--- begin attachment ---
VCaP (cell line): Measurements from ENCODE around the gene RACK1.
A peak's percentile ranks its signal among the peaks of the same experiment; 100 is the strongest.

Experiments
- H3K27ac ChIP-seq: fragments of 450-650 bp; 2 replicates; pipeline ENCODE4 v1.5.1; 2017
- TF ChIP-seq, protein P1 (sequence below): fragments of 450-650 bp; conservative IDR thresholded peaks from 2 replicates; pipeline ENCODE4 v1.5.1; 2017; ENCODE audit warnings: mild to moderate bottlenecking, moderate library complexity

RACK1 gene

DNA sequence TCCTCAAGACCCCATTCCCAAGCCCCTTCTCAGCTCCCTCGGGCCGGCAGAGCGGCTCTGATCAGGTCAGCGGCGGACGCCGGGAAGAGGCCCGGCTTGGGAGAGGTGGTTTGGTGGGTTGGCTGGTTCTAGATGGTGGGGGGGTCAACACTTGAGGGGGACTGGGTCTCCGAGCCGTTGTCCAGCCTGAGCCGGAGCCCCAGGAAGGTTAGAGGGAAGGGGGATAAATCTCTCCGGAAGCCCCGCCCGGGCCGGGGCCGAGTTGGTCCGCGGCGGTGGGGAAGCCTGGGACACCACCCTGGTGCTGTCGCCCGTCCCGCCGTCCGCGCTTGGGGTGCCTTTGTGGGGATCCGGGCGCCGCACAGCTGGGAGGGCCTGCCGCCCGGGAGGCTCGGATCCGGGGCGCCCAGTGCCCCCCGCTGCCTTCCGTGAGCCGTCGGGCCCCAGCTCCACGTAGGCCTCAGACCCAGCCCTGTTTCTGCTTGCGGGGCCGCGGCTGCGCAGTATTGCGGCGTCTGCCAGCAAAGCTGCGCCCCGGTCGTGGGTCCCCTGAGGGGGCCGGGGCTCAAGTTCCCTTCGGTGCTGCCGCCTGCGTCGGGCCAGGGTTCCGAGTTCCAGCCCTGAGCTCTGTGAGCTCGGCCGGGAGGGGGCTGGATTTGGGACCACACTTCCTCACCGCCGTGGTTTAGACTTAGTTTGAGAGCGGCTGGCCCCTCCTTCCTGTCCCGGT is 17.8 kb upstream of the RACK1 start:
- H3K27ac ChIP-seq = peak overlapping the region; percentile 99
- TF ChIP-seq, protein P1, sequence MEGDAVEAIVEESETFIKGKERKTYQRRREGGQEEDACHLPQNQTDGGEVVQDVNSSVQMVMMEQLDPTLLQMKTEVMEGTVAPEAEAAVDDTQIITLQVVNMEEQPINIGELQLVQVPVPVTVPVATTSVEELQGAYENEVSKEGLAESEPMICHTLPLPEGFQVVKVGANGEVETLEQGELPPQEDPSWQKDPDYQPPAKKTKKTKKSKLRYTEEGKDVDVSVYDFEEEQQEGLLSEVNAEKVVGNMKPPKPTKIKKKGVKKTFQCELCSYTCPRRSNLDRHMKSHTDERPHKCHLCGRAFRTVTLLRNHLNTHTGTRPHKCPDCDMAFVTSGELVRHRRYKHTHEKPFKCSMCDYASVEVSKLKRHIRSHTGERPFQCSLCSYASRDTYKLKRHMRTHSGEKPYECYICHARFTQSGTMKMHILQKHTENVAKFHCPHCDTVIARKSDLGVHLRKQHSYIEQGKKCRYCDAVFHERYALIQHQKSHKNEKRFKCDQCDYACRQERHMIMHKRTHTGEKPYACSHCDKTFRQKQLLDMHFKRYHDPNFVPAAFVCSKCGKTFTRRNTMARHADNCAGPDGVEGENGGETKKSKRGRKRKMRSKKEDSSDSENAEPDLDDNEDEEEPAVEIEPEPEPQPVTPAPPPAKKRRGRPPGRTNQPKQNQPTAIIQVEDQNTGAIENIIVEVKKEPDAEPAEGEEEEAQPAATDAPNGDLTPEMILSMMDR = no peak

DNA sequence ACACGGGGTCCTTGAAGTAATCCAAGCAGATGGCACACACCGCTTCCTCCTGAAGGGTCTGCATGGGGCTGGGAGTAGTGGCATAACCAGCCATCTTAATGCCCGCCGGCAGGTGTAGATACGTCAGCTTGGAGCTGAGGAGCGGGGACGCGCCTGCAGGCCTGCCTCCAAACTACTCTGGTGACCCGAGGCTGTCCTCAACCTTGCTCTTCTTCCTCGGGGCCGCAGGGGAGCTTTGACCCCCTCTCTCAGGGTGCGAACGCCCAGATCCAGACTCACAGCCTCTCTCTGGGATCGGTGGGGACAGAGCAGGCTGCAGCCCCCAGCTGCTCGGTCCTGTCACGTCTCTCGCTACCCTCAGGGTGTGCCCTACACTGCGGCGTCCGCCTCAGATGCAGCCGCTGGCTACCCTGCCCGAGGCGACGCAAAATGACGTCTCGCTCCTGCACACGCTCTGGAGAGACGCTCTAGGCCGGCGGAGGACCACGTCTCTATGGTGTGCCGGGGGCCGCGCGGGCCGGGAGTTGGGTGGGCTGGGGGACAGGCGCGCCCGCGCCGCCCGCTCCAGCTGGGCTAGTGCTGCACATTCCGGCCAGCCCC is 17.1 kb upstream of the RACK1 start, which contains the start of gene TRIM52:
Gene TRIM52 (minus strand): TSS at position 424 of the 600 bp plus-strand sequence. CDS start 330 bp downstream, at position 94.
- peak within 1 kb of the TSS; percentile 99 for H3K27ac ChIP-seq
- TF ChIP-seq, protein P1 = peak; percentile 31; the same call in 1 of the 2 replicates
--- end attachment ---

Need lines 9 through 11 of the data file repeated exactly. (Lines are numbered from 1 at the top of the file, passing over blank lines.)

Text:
- TF ChIP-seq, protein P1, sequence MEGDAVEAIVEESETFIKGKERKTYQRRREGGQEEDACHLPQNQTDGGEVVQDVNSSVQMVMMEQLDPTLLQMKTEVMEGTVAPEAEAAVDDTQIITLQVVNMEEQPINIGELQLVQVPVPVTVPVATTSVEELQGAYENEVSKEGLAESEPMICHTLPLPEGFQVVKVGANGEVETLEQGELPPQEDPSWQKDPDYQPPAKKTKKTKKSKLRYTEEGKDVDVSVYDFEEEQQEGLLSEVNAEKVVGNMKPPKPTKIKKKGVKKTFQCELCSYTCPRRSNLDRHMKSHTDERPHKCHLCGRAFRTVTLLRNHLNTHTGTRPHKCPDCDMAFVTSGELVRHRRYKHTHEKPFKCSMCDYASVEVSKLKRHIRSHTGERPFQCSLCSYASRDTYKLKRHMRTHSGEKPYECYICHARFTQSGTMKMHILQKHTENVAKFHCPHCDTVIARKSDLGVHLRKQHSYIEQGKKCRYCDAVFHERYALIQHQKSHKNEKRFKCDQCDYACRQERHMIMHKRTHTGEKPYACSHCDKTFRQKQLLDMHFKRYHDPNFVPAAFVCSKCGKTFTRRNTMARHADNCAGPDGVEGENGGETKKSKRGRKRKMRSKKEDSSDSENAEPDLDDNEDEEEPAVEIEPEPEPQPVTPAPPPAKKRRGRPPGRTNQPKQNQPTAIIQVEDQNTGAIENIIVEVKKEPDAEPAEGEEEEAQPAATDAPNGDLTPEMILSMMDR = no peak

DNA sequence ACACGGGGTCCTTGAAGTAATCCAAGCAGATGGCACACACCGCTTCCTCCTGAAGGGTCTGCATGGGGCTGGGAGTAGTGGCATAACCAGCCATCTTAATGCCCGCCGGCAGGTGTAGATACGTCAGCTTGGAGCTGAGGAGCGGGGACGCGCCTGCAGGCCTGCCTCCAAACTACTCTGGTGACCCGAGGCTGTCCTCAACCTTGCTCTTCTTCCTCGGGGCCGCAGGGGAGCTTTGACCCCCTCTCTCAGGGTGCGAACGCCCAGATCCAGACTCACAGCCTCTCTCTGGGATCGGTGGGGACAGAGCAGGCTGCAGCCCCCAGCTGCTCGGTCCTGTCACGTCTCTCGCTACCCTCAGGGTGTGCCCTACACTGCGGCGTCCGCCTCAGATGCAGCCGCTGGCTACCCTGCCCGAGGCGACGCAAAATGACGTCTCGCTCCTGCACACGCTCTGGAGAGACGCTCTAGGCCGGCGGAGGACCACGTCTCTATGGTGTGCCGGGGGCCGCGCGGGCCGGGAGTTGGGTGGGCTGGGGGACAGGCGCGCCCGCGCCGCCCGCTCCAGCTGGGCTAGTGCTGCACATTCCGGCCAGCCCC is 17.1 kb upstream of the RACK1 start, which contains the start of gene TRIM52:
Gene TRIM52 (minus strand): TSS at position 424 of the 600 bp plus-strand sequence. CDS start 330 bp downstream, at position 94.